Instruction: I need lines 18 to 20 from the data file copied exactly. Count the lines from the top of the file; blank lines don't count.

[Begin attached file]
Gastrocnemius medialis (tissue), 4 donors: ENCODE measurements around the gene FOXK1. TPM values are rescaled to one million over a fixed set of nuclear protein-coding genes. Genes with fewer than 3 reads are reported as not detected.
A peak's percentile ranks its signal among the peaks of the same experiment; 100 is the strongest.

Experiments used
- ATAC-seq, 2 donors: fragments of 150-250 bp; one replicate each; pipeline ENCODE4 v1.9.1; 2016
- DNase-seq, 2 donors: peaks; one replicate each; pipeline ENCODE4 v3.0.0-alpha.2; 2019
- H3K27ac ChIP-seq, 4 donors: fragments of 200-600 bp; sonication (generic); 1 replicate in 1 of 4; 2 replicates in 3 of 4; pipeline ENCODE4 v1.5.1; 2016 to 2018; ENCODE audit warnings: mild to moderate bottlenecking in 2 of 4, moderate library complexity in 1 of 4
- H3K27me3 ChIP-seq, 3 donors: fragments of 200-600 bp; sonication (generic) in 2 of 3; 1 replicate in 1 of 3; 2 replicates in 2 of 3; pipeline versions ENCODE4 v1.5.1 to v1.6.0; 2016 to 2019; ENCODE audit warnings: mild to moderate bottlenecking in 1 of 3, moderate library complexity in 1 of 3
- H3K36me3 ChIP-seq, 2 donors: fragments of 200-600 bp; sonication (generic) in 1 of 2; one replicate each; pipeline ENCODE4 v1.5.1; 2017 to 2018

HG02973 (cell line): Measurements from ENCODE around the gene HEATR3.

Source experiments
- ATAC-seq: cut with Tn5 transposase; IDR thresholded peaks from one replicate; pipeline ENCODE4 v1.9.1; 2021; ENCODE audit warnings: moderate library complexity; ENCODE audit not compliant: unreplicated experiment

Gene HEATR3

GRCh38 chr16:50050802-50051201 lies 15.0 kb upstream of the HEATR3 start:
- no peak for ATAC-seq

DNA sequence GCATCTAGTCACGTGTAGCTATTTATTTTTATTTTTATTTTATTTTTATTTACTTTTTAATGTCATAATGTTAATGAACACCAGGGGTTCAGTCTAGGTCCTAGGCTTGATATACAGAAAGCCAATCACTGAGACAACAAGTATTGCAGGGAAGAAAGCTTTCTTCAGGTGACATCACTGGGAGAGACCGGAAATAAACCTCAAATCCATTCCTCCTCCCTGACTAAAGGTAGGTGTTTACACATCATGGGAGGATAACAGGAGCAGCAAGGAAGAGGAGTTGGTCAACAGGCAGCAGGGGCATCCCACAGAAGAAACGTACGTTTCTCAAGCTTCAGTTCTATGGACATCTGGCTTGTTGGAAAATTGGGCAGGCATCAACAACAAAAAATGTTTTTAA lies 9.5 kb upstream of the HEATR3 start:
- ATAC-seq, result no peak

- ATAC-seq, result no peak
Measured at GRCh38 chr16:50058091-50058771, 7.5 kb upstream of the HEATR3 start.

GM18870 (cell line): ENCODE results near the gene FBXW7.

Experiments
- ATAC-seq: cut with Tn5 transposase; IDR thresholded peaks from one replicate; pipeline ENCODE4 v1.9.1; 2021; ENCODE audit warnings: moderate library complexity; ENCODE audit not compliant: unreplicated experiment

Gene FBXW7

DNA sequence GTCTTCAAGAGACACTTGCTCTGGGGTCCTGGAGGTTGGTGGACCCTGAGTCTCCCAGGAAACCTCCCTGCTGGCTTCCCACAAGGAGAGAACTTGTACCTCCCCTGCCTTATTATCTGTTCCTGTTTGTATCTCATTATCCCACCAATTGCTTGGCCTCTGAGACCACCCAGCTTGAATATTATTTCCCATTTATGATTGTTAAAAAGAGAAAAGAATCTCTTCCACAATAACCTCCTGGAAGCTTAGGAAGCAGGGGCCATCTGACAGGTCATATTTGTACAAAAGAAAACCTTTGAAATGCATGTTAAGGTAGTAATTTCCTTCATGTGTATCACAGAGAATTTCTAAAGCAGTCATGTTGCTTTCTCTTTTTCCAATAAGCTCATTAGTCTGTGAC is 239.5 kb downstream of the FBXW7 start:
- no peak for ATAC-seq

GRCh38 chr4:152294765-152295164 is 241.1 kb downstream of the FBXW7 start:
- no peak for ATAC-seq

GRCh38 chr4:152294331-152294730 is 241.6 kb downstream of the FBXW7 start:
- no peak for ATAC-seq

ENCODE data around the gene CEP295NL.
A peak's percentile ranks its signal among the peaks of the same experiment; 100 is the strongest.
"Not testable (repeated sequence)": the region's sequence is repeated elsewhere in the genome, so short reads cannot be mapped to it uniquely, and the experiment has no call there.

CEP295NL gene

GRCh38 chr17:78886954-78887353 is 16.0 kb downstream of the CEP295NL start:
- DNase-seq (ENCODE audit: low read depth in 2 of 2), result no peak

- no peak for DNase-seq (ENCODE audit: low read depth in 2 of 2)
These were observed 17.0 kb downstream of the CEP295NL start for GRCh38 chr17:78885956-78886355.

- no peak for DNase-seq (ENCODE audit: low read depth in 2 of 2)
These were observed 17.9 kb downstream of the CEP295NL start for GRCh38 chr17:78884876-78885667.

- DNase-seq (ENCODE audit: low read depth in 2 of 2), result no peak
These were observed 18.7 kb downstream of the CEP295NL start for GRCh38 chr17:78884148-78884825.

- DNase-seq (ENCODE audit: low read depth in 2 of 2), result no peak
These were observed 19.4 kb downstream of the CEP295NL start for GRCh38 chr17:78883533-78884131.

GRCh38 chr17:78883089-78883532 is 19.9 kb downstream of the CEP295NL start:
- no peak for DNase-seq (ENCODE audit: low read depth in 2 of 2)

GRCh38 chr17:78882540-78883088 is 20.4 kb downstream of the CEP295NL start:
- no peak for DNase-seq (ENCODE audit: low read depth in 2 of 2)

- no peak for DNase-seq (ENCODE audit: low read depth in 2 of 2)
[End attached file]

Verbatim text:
Measured at GRCh38 chr16:50058091-50058771, 7.5 kb upstream of the HEATR3 start.

GM18870 (cell line): ENCODE results near the gene FBXW7.

Experiments